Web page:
montreal museum of fine arts montreal museum of fine arts

What Are the 5 Pavilions of Montreal Museum of Fine Arts?

Art has always been a means of reaching out to people’s hearts. It brings individuals closer to their cultures and helps them understand their history. People have used art to express themselves and to convey their stories.

Art interacts with people by breaking down barriers. Everyone can interpret the art as they see fit, which lets them appreciate the artists and the work itself.

The Montreal Museum of Fine Arts in Canada was founded with the same goal: to promote the appreciation of the arts and give people exposure to the city’s art.

1. Montreal Museum of Fine Arts

The Montreal Museum of Fine Arts (MMFA), also known as the Musée des beaux-arts de Montréal, is Canada’s historic art museum which opened its doors in 1860. The museum features worldwide art representing cultural interaction and pieces reflecting Quebec and Canadian history. It is associated with the Canadian Heritage Information Network, the Canadian Museums Association, and the Virtual Museum of Canada.

More than 45,000 works of art—sculptures, paintings, graphics, photos, multimedia installations, and art items to this date are kept at the museum. The museum also hosts temporary exhibitions in different fields, from fine arts to archaeology.

Several exhibition hallways, the boutique and bookstore, a private publishing department, a public sculpture garden, the Bourgie Hall, an auditorium and movie theatre, and the Michel de la Chenelière International Atelier for Education and Art Therapy are all part of the Museum Complex, which is spread across five joined pavilions.

As a forerunner in art therapy, the fine arts museum collaborates with different communities and health, technology, and education sectors to introduce art to all through an immersive and welcoming experience.

2. History of the Montreal Museum of Fine Arts

The Montreal Museum of Fine Arts (Musée des Beaux-Arts de Montréal) was founded as the Art Association of Montreal, Canada, in 1860 to uplift art among citizens.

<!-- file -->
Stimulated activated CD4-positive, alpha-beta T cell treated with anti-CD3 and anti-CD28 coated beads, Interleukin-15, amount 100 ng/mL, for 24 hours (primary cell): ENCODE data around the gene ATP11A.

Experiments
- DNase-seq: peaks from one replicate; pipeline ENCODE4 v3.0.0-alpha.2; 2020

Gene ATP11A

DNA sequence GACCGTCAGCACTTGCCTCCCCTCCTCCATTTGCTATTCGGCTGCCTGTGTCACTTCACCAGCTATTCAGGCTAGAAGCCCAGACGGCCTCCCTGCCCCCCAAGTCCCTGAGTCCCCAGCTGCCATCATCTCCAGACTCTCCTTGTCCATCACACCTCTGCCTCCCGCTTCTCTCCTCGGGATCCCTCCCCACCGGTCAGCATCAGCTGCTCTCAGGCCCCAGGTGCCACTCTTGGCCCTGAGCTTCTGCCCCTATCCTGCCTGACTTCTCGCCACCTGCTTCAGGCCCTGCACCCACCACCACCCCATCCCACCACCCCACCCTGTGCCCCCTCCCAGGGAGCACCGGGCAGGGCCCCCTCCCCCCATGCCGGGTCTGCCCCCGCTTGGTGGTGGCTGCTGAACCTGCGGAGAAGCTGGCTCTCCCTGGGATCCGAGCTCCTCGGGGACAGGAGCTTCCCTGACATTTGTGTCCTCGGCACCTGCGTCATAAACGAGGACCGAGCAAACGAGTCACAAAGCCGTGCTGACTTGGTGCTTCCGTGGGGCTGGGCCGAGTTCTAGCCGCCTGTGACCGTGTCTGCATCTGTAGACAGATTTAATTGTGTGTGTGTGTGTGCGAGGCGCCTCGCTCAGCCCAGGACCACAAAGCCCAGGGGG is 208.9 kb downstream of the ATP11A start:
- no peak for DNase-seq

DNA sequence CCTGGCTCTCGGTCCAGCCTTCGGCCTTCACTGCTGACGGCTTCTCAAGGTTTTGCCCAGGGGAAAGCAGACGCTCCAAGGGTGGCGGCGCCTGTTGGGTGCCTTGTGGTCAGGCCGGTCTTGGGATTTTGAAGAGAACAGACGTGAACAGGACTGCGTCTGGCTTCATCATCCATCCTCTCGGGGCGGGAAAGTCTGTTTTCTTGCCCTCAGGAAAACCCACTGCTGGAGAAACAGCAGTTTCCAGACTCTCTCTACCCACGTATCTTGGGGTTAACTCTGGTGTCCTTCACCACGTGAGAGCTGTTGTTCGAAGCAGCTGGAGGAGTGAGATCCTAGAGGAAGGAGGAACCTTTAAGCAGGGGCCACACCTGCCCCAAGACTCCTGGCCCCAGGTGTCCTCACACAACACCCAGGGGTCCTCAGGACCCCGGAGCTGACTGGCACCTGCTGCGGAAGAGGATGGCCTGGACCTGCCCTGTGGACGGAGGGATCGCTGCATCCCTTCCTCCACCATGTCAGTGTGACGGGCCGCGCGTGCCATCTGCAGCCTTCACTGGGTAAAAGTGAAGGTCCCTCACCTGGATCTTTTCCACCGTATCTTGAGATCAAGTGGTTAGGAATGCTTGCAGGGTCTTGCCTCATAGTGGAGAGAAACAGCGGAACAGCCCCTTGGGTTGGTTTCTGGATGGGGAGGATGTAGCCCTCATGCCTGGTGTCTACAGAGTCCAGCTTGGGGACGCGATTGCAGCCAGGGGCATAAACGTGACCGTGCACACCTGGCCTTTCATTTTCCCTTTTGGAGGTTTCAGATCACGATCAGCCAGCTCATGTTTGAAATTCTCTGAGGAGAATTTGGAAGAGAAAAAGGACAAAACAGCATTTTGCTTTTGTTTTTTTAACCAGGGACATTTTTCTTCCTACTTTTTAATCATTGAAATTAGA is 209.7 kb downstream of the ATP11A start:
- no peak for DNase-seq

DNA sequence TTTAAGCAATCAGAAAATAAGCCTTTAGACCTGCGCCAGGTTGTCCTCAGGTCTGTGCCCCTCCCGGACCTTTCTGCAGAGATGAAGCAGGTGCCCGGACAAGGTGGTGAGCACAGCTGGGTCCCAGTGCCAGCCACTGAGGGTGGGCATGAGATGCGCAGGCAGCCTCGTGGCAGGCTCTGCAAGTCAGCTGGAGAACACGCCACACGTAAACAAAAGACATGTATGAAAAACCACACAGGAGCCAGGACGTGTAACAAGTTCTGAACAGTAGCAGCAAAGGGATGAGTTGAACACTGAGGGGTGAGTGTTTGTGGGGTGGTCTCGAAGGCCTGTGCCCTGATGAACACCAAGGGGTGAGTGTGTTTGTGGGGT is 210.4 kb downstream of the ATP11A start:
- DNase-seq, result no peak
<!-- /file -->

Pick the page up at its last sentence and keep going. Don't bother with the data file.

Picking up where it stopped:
The Art Association could not acquire display works or work from collectors since it lacked a permanent place for possessions. As a result, the association was forced to show its exhibitions at several Montreal locations.

This changed in 1877 when Montreal businessman Benaiah Gibb gave the Art Association the majority of his artistic collection and a building northeast of Phillips Square.

The Hopkins and Wily architecture team created the new art gallery in Phillips Square, which had an exhibition space, a smaller chamber or the Reading Room allocated for graphic artworks, a lecture hall, and a budding art school. In 1893, the museum was expanded.

Due to overcrowding, the Art Association shifted from Phillips Square to the Golden Square Mile, which housed most of the city’s wealthy elite. They picked the unused Holton House on Sherbrooke Street West for the new museum’s development.

The museum committee chose the Maxwell brothers, Edward and William Sutherland, skilled in the Beaux-Arts style. The proposal was for a structure that mirrored the period’s sober and royal preferences in France. The project started in the summer of 1910 and ended in the autumn of 1912.

The Art Association of Montreal was proclaimed as Montreal Museum of Fine Arts in 1949. In 1972, the Montreal Museum of Fine Arts transformed into a semi-public organization mostly supported by government money.

3. Creation and Expansion of the Museum of Fine Arts

Before relocating to a brand-new facility on Sherbrooke St. West in 1912, the museum was once housed in a building on Phillips Square.

The new building was constructed according to the architects Edward and William Sutherland Maxwell’s neoclassical design.

A new section designed by Fred Lebensold was inaugurated in 1976.

The museum gained a significant amount of gallery space and needed infrastructure with the 1991 opening of the Jean-Nol Desmarais Pavilion (designed by Moshe Safdie). This allowed the display of more permanent collections and gave its temporary exhibitions the necessary space. The new pavilion also included a restaurant, a snack bar, a bookshop, and a boutique.

In 2011, a fourth pavilion was devoted to Canadian and Québec artwork, and a concert hall with a unique Tiffany-stained glass collection was unveiled. The three remaining pavilions, devoted to ancient civilizations, European and modern art, and decorative arts and design, were then furnished with the museum’s collections.

The historical and contemporary international art collection was displayed in a fifth pavilion in November 2016, which was introduced for the 375th-anniversary festivities of Montreal.

The Michal and Renata Hornstein Pavilion for Peace, devoted to international art and education, was constructed by the collaboration of Atelier TAG and Jodoin Lamarre Pratte architects. It features 750 pieces, including the Hornstein family’s donation of Old Masters’ works and Ben Weider’s Napoleon collection. The pavilion’s international atelier for education and art therapy is another focus.